Alright, now let’s move back to the bands. I’m not even going to go into a lot of detail about the first band. I was in the bar while they played, and honestly, my friends and I all decided those jokers were doing everything in their power to sound like a Gin Blossoms cover band. So instead of heading into what seemed like an XRT sponsored concert in the 90’s, I drank beer. Since the beer was more interesting than the band, I’ll give you some deets on that. This beer was of the Pabst variety and came in a 16 oz. can of deliciousness. It was cold and crisp, and it managed to be the perfect vessel for routing alcohol into my ever-waiting body. If this beer was a band, it would be like mashing Hot Water Music, Leftover Crack, and Dillinger Four into a group that put out music that was completely unintelligible but awesome, and which also had the power to make you pee way more than normal.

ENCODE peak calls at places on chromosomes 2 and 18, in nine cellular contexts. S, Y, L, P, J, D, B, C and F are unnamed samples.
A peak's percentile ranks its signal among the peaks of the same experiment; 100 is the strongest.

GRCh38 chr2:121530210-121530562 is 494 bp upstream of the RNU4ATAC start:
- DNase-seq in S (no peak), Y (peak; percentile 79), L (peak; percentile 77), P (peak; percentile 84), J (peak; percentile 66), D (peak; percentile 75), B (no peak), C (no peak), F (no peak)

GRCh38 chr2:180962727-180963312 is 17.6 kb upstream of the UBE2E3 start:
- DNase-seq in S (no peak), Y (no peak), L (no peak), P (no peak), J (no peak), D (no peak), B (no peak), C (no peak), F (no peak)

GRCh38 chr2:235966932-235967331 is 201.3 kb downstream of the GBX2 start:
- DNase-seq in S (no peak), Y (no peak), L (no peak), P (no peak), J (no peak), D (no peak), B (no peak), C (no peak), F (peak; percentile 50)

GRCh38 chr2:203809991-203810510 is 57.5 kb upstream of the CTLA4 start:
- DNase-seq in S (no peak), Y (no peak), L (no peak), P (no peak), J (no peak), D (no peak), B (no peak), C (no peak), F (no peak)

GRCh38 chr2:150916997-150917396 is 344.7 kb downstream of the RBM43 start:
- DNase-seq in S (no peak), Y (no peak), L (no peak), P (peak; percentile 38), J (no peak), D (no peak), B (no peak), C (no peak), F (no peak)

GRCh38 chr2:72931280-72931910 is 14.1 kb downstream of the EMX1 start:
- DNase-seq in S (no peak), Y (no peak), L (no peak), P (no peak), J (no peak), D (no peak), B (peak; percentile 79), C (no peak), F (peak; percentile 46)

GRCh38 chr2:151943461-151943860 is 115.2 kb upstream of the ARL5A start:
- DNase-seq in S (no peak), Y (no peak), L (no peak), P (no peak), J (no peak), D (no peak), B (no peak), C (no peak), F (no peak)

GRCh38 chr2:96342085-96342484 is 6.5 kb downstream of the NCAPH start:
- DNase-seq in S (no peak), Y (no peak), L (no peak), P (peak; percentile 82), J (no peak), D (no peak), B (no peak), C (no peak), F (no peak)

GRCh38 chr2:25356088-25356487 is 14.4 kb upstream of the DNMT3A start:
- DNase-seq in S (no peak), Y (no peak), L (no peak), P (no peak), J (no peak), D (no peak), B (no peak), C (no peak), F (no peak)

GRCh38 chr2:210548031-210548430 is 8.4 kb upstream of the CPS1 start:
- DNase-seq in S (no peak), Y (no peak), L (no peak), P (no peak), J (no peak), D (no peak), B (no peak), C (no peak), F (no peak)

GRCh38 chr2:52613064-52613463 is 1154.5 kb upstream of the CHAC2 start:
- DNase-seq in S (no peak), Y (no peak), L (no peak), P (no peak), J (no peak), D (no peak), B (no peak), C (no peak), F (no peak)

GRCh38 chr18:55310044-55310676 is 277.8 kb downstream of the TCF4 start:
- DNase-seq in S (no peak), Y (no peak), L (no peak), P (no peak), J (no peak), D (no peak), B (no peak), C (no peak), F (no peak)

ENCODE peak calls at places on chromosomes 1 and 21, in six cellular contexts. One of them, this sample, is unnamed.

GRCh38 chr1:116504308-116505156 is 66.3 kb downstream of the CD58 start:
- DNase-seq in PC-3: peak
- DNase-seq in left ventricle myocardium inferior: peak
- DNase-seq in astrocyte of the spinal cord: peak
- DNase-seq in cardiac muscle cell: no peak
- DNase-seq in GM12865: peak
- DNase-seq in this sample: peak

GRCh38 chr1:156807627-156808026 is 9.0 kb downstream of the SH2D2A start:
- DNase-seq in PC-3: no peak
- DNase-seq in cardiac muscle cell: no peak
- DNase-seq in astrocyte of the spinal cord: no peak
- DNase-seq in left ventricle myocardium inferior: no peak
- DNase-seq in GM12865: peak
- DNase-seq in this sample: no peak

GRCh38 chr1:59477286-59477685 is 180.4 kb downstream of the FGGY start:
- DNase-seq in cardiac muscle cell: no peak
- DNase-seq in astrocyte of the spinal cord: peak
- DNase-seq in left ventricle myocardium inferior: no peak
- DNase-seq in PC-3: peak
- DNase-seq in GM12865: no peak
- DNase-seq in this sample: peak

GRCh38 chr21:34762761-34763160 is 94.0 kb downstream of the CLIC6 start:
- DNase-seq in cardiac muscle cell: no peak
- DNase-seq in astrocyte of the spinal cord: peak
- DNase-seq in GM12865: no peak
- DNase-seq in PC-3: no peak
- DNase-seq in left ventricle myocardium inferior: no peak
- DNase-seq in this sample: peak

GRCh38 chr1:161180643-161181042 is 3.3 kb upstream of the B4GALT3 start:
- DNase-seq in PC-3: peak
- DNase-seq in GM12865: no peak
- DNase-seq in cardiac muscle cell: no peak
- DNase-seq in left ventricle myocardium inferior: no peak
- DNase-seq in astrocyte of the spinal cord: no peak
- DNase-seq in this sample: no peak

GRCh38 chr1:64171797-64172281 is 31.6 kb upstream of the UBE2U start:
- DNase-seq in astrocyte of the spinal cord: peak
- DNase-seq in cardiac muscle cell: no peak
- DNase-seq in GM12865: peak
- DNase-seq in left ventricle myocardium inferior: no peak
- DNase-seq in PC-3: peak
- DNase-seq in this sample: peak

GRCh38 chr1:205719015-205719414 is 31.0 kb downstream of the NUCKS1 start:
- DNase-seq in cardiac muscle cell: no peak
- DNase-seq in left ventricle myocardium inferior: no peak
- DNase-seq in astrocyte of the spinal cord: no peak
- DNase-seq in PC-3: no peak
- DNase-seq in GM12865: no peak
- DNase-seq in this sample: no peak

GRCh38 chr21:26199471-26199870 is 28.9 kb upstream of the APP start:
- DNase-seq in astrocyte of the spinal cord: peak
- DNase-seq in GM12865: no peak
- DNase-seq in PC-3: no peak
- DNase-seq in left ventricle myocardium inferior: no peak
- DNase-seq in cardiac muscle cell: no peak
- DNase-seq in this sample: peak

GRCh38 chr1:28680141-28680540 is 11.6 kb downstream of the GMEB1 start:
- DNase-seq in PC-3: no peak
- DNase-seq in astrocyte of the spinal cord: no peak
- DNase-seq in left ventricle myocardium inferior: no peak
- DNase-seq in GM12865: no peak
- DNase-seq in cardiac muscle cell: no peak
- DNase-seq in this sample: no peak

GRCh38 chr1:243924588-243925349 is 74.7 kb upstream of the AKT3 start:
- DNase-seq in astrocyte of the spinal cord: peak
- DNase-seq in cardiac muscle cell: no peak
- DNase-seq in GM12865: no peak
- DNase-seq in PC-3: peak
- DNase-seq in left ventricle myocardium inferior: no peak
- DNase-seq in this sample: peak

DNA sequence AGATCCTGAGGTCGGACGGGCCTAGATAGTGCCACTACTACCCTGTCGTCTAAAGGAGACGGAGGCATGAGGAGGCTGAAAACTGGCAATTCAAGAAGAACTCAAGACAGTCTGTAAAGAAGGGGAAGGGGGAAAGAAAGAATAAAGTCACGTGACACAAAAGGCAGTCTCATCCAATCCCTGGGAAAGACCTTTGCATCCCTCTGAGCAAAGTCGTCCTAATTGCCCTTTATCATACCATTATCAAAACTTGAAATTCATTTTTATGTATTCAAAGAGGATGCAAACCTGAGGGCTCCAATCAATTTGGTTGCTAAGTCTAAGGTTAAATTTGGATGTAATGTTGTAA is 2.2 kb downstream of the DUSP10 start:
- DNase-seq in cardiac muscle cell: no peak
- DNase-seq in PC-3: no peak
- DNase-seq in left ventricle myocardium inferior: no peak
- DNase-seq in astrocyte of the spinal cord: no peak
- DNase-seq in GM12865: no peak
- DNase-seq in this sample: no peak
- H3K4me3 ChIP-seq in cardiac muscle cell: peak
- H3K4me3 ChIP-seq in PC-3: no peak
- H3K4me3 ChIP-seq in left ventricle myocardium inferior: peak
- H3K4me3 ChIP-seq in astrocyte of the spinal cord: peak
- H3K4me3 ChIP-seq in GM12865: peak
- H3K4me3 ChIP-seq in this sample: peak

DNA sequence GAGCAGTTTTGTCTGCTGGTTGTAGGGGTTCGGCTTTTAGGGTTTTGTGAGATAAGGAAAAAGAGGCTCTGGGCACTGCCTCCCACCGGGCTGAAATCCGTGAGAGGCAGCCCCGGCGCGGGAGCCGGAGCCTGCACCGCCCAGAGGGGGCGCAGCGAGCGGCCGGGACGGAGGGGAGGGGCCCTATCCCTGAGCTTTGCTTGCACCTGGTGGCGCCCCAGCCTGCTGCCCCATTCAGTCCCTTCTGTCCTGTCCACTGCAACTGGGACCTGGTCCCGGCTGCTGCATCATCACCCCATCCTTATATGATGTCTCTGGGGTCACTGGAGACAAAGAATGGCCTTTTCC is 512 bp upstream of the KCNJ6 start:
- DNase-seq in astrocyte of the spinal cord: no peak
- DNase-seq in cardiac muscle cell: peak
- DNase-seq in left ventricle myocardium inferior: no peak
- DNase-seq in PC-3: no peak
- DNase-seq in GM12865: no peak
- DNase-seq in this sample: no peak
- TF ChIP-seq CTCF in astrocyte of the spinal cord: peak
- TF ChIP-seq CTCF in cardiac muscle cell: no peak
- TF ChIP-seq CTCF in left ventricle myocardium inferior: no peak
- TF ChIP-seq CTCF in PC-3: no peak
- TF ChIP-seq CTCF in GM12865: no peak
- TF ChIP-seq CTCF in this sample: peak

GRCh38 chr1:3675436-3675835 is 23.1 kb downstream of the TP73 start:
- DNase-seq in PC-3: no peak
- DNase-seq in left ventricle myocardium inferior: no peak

Pabst / Taken from my camera

When Gin Blossoms: The Second Coming got off the stage, we packed up and headed in to listen to Bridge and Tunnel, a band that I particularly like and have seen play before. As expected, they put on an excellent show, and I found myself yelling along with every song. If you want to get down to some excellent post-hardcore jams, you must check this group out. If you don’t want to get down to some excellent post-hardcore jams, then you’re probably waiting online to purchase Soulfly tickets right now, and I feel sorry for you. I would say half of the people at this show wanted to do the former, but that still wasn’t enough to really get the place going, which is very unfortunate.

Bridge and Tunnel / Taken from B&T's Myspace